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Mercenier, A.; Hols, P.; Roussel, Y.; Perez-Martinez, G.; Buesa, J.; Wilks, M.; Pozzi, G.; Remaut, E.; Morelli, L.; Grangette, C.; Monedero, V.; Palumbo, E.; Foligne, B.; Steidler, L.; Nutten, S. (2011)
Publisher: Microbial Ecology in Health and Disease
Journal: Microbial Ecology in Health and Disease
Languages: English
Types: Article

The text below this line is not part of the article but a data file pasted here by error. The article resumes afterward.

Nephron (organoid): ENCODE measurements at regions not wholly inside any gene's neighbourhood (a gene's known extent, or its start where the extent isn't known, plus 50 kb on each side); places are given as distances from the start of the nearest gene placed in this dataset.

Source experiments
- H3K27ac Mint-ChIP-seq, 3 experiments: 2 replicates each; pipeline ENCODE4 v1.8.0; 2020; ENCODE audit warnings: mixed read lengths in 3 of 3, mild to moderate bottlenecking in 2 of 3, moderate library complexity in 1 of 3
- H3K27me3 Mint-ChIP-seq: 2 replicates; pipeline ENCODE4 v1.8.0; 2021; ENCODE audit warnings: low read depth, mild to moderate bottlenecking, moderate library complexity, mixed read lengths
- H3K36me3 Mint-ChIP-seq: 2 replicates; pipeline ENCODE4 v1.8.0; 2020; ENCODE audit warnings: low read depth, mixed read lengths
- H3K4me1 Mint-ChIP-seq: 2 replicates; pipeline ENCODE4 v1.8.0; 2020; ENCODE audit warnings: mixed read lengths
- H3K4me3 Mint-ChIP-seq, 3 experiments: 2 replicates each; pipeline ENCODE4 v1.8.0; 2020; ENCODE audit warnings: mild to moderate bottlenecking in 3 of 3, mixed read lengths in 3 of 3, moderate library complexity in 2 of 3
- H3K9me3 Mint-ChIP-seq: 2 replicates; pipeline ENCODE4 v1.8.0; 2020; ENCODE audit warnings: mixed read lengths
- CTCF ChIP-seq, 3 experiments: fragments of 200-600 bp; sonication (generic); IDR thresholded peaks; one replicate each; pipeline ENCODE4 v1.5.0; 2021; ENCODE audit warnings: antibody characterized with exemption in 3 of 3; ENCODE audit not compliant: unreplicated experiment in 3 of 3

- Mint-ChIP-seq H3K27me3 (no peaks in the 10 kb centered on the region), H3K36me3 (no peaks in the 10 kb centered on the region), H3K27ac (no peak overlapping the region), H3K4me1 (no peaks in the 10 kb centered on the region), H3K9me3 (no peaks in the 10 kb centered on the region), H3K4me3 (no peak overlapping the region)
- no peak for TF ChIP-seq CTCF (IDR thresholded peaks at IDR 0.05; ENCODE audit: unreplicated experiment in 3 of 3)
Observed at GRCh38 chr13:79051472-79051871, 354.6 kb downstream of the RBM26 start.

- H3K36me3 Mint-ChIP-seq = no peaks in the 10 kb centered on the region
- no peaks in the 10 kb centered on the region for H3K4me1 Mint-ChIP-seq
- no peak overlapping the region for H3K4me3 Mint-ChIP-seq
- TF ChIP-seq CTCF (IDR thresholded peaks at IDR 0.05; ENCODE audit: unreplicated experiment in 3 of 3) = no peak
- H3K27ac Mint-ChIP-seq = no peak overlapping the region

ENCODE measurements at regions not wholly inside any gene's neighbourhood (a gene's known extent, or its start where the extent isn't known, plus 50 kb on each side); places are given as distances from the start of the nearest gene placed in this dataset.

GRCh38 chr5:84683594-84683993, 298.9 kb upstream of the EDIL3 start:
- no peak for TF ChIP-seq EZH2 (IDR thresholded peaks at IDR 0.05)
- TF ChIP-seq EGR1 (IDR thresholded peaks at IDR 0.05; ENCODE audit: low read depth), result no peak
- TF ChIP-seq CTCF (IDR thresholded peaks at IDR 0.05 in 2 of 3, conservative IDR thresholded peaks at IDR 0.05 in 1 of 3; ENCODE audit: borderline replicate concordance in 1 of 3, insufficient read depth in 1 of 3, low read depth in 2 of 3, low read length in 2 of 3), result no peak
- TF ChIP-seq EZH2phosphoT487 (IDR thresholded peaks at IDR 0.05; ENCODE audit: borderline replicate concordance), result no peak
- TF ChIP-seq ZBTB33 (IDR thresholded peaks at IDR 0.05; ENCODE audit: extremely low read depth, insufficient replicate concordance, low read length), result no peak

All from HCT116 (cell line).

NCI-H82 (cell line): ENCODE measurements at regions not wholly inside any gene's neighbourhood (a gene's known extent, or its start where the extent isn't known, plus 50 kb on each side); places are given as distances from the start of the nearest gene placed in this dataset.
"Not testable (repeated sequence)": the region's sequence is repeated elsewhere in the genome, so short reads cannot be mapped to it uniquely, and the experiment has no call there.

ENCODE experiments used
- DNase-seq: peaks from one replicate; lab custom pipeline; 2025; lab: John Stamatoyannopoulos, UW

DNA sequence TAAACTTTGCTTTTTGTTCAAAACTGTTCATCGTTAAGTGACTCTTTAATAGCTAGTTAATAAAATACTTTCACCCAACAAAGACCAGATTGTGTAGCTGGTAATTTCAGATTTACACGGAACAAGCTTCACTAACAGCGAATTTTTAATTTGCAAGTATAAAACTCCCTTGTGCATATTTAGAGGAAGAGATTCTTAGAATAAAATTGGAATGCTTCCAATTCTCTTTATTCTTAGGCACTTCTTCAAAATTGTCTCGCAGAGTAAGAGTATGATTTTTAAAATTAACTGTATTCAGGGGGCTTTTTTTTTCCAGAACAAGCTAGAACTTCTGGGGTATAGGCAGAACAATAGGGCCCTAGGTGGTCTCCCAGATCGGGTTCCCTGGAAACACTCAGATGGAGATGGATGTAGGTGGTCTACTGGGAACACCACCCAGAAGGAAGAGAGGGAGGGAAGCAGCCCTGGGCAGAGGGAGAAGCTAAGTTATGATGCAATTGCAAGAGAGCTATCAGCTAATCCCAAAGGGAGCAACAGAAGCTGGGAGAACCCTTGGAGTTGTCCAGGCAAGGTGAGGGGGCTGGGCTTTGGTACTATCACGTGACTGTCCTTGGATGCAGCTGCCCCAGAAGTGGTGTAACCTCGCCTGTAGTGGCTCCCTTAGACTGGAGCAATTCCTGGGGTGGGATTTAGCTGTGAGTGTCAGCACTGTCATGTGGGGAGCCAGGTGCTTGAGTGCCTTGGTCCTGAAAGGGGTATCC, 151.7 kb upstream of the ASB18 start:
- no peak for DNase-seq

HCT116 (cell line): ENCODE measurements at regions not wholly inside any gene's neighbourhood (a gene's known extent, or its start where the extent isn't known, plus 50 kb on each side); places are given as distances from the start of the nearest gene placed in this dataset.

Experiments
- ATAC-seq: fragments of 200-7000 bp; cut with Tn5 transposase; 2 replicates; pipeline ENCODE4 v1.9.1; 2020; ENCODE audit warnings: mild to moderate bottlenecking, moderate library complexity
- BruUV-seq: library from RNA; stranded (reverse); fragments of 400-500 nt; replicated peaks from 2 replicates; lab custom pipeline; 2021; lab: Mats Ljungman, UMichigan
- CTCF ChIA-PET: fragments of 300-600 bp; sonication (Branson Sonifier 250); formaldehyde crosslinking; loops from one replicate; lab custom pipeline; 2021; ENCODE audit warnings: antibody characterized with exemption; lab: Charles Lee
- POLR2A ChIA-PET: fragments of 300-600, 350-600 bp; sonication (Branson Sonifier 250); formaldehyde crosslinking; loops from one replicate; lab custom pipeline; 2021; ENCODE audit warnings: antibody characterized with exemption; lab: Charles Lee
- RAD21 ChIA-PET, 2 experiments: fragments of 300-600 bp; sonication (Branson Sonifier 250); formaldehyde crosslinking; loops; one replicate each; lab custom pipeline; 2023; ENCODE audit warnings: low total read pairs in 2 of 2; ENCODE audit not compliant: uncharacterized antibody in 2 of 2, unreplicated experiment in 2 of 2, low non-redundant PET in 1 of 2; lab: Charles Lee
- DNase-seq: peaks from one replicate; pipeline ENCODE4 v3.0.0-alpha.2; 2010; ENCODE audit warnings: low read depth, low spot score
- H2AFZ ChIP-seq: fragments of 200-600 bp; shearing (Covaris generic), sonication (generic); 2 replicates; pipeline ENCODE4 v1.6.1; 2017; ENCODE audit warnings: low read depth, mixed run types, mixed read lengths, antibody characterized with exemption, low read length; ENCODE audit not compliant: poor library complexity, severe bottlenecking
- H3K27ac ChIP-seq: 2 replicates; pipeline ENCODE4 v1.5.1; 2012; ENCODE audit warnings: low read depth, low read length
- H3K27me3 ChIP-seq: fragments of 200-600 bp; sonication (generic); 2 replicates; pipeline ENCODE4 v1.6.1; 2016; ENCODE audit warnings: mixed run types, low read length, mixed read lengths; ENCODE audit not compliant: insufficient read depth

Within the scope of the DEPROHEALTH project, a range of wild-type strains of Lactobacillus were analysed for their ability to interact with the host immune system. While the studied isolates interacted in a strain-specific way with immune cells, they seemed to have little and non-discriminative effect on epithelial cells. However, they were shown to facilitate the cross-talk between intestinal and immune cells. Studies conducted in mouse colitis models confirmed that specific strains possess higher intrinsic anti-inflammatory properties. Two of these were further engineered to produce murine IL10 and are presently being evaluated for their protective effect in a TNBS colitis model. Cell wall mutants of Lactobacillus plantarum NCIMB8826 were analysed for their phenotypic traits, immune modulatory ability and capacity to act as live carriers. This led to the identification of mutants with increased anti-inflammatory or antigen delivery properties. Substantial work was invested in attempts to increase the immune response induced by recombinant lactobacilli producing Helicobacter or rotavirus antigens. In the course of these experiments, new methods to evaluate the load of Helicobacter in infected mice were developed. Novel targeting signals for cell surface presentation of therapeutic molecules were also identified. Finally, a safe biologically contained lactococcal strain secreting human IL10 was constructed, thus opening the way to a first clinical trial in patients suffering from inflammatory bowel disease (IBD).Key words: probiotics, immune modulation, inflammatory bowel disease, rotavirus, Helicobacter pylori .

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